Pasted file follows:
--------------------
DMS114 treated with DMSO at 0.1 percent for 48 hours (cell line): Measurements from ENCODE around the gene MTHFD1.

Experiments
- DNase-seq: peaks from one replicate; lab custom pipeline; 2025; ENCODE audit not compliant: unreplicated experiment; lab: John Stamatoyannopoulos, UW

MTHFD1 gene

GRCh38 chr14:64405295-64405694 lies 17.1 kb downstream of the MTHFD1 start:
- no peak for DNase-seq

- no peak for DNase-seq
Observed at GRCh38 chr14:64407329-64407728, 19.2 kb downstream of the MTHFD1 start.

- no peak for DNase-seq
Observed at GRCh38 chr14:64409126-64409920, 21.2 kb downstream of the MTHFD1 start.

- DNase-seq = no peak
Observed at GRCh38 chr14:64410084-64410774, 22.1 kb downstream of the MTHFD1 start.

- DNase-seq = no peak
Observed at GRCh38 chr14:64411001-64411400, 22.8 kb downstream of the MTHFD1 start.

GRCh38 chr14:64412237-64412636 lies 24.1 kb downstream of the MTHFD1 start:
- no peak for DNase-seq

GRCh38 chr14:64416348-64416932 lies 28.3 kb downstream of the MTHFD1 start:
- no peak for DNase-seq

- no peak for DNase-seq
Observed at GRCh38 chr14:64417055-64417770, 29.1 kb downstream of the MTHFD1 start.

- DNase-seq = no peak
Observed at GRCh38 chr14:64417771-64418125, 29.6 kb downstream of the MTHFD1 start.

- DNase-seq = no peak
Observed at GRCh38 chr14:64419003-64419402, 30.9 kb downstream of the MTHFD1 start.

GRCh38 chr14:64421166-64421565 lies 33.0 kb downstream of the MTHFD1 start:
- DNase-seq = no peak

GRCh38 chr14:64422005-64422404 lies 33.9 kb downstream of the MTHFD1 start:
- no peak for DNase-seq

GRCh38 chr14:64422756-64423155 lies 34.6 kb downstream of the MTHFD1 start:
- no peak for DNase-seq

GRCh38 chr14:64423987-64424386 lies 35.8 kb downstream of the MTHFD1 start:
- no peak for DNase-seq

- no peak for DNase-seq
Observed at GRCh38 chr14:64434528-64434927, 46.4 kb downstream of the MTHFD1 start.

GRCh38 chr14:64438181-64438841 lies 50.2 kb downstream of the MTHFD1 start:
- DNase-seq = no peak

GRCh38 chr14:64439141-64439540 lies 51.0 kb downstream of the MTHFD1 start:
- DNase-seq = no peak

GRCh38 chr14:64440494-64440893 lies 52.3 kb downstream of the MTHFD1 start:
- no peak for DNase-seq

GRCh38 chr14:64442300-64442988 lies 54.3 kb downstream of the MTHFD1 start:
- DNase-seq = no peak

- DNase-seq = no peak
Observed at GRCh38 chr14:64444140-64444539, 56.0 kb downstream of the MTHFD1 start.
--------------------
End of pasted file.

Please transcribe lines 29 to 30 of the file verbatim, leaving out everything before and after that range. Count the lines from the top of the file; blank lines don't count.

GRCh38 chr14:64422756-64423155 lies 34.6 kb downstream of the MTHFD1 start:
- no peak for DNase-seq